Rheumatic Fever

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Rheumatic Fever is an inflammatory disease that can develop as a rare complication of untreated or undertreated strep throat infection. Strep throat is caused by infection with group A streptococcus. It is most common in children between the ages of 5 and 15 years, though it can develop in adults, and can cause damage to the heart, joints, the brain and spinal cord, and the skin.

Symptoms generally appear within a few weeks after a strep throat infection. In the United States, most cases of strep throat don't lead to rheumatic fever. Even in untreated cases, only a small percentage of people with strep throat develop rheumatic fever.

There's no cure. but it can be prevented by prompt and complete treatment of a strep throat infection with antibiotics.
Permanent heart damage resulting from rheumatic fever is called rheumatic heart disease. It commonly damages the heart valves and can interfere with normal blood flow through the heart.

It isn't as common in the United States today as it was at the start of the 20th century, before the widespread use of the antibiotics. Outbreaks do occur periodically, however. it is still common in developing countries.

Signs and symptoms may include:

  • Painful, swollen joints
  • Chest pain
  • Fatigue
  • Shortness of breath
  • Faint pink or red rash
  • Jerky body movements
  • Fever

  • To make a diagnosis, doctors generally look for evidence of a preceding strep throat infection, which is characterized by:
  • Sore throat
  • Red and swollen tonsils
  • Fever
  • Fatigue
  • Abdominal pain (in younger children)
  • Tender lymph nodes in the front of the neck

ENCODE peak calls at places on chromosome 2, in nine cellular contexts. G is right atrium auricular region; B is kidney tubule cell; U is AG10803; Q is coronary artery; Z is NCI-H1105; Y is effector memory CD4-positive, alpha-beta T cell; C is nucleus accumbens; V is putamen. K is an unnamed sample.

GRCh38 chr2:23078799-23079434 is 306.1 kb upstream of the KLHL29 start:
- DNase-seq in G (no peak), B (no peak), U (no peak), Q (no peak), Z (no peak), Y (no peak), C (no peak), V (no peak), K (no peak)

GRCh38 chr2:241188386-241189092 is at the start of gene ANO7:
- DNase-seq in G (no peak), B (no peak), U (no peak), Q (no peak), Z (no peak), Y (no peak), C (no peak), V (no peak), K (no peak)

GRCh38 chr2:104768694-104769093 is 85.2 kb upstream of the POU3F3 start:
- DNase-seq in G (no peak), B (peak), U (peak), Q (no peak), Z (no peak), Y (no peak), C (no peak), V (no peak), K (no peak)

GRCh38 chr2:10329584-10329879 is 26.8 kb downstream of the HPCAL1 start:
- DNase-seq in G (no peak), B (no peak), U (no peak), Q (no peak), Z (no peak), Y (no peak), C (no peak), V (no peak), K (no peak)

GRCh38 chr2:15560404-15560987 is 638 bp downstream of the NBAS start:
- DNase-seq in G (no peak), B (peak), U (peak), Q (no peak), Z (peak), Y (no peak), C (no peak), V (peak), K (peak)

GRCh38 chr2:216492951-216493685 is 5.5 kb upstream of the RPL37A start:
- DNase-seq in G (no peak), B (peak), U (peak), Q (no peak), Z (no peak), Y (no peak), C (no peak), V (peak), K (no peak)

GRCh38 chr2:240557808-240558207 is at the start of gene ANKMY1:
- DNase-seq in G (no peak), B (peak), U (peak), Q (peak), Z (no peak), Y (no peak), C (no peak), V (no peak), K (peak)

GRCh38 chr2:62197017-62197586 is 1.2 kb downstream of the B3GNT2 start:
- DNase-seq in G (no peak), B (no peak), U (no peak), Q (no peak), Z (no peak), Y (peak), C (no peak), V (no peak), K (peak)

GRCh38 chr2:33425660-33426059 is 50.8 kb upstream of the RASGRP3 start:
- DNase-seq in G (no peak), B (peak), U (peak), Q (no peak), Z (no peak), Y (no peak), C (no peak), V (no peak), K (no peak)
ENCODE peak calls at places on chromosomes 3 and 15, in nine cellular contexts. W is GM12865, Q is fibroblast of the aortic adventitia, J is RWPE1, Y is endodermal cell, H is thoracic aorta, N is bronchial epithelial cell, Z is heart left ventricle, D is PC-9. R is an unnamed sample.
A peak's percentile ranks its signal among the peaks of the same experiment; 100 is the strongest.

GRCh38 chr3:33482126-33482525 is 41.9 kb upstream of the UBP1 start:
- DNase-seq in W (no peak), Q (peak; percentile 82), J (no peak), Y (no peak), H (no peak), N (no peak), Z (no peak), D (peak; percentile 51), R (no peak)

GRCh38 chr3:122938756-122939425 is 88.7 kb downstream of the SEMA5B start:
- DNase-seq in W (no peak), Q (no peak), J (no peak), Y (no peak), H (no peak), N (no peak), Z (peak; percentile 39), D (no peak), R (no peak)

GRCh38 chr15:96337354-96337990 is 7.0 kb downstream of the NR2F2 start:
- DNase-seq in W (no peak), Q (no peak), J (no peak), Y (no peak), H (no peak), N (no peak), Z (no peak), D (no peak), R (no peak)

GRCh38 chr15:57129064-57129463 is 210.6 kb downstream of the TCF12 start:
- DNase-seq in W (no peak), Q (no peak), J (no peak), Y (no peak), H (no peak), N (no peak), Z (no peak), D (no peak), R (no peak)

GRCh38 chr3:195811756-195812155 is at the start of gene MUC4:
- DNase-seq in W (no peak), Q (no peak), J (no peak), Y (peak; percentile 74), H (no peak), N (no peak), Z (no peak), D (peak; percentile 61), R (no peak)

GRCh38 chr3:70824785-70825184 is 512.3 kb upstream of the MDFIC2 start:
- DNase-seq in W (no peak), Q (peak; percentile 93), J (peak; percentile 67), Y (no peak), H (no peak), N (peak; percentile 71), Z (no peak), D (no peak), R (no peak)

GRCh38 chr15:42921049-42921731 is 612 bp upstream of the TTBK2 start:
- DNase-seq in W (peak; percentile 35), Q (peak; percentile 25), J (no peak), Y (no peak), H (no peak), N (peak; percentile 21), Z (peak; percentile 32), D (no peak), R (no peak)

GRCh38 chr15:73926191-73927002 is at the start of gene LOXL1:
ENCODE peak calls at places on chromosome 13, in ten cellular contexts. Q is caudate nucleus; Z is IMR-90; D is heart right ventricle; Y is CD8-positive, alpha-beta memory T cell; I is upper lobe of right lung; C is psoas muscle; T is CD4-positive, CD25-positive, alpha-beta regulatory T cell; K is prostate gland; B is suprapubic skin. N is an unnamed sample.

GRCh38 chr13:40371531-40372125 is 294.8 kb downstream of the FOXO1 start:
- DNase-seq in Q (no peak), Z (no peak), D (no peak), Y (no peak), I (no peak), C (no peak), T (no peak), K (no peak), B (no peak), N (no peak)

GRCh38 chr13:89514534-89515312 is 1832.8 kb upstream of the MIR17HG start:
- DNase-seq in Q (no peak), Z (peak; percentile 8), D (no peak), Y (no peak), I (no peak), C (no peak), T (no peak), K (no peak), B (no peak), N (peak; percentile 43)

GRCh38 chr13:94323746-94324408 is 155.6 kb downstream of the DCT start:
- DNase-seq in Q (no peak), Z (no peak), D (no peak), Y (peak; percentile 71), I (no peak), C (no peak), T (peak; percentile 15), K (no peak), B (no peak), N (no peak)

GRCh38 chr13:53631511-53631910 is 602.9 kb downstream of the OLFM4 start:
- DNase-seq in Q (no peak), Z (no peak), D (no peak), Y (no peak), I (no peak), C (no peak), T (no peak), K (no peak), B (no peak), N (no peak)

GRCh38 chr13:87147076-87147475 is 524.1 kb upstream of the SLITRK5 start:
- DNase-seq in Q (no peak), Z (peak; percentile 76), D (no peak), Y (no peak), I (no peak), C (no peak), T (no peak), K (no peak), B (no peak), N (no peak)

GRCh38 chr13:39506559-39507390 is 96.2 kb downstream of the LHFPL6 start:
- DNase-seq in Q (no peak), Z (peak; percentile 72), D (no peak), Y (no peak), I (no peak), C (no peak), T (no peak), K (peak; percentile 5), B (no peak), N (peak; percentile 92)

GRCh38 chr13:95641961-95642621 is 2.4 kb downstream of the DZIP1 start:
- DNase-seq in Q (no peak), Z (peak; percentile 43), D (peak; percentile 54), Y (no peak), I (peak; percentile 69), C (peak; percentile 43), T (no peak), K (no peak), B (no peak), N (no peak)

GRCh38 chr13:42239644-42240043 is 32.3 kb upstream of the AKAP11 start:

• Headache
  • Muscle aches

  • In some cases, the initial strep infection may not cause any symptoms.

    The exact cause isn't clear. Medical research has focused on an abnormal immune system response to the antigens produced by specific types of streptococcal bacteria. In addition, researchers are studying whether some people have a greater genetic disposition for an abnormal immune system response to streptococcal antigens.


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    The goals of treatment are to relieve symptoms, destroy the group A streptococcus and prevent future infection.

    . . . Treatment involves:
  • Antibiotics to treat the streptococcal infection and prevent recurrences. Your doctor may prescribe penicillin or another antibiotic to eliminate any remaining strep bacteria in the body. Usually, additional antibiotics must be taken for several to many years to prevent additional attacks. Without continued antibiotic treatment, recurrence is common during the first three to five years after the initial infection.
  • Other medications to ease the symptoms of the disease. To reduce heart and joint inflammation, your doctor may recommend specific doses of over-the-counter or prescription nonsteroidal anti-inflammatory medication. For severe heart inflammation, a corticosteroid medication, such as prednisone, can reduce the inflammation.

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